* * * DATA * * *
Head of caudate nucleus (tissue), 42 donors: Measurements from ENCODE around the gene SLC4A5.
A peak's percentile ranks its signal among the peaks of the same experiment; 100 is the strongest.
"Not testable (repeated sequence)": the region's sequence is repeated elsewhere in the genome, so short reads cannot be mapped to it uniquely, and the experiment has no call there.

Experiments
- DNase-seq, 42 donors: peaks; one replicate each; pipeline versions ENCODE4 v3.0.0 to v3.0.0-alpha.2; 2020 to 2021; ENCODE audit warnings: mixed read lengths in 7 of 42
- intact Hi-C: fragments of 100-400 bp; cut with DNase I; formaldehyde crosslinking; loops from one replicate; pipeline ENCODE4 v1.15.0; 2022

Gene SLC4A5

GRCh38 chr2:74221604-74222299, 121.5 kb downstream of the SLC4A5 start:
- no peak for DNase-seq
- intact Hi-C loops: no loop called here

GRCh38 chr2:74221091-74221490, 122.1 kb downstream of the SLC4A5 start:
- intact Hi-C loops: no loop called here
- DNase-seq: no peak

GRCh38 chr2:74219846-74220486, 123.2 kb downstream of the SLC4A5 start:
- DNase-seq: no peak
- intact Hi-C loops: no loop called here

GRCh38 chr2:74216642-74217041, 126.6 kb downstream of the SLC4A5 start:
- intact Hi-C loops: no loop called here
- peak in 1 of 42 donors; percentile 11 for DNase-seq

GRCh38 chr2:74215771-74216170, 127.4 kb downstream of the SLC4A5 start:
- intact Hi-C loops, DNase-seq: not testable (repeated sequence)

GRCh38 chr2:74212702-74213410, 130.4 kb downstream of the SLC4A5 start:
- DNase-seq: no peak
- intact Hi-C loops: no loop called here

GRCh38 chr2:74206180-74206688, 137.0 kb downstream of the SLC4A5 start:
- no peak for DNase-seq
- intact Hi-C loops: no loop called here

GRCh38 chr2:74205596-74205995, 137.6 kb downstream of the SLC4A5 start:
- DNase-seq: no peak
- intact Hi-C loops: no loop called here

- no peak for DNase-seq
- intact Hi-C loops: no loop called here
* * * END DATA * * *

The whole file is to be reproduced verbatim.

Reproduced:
Head of caudate nucleus (tissue), 42 donors: Measurements from ENCODE around the gene SLC4A5.
A peak's percentile ranks its signal among the peaks of the same experiment; 100 is the strongest.
"Not testable (repeated sequence)": the region's sequence is repeated elsewhere in the genome, so short reads cannot be mapped to it uniquely, and the experiment has no call there.

Experiments
- DNase-seq, 42 donors: peaks; one replicate each; pipeline versions ENCODE4 v3.0.0 to v3.0.0-alpha.2; 2020 to 2021; ENCODE audit warnings: mixed read lengths in 7 of 42
- intact Hi-C: fragments of 100-400 bp; cut with DNase I; formaldehyde crosslinking; loops from one replicate; pipeline ENCODE4 v1.15.0; 2022

Gene SLC4A5

GRCh38 chr2:74221604-74222299, 121.5 kb downstream of the SLC4A5 start:
- no peak for DNase-seq
- intact Hi-C loops: no loop called here

GRCh38 chr2:74221091-74221490, 122.1 kb downstream of the SLC4A5 start:
- intact Hi-C loops: no loop called here
- DNase-seq: no peak

GRCh38 chr2:74219846-74220486, 123.2 kb downstream of the SLC4A5 start:
- DNase-seq: no peak
- intact Hi-C loops: no loop called here

GRCh38 chr2:74216642-74217041, 126.6 kb downstream of the SLC4A5 start:
- intact Hi-C loops: no loop called here
- peak in 1 of 42 donors; percentile 11 for DNase-seq

GRCh38 chr2:74215771-74216170, 127.4 kb downstream of the SLC4A5 start:
- intact Hi-C loops, DNase-seq: not testable (repeated sequence)

GRCh38 chr2:74212702-74213410, 130.4 kb downstream of the SLC4A5 start:
- DNase-seq: no peak
- intact Hi-C loops: no loop called here

GRCh38 chr2:74206180-74206688, 137.0 kb downstream of the SLC4A5 start:
- no peak for DNase-seq
- intact Hi-C loops: no loop called here

GRCh38 chr2:74205596-74205995, 137.6 kb downstream of the SLC4A5 start:
- DNase-seq: no peak
- intact Hi-C loops: no loop called here

- no peak for DNase-seq
- intact Hi-C loops: no loop called here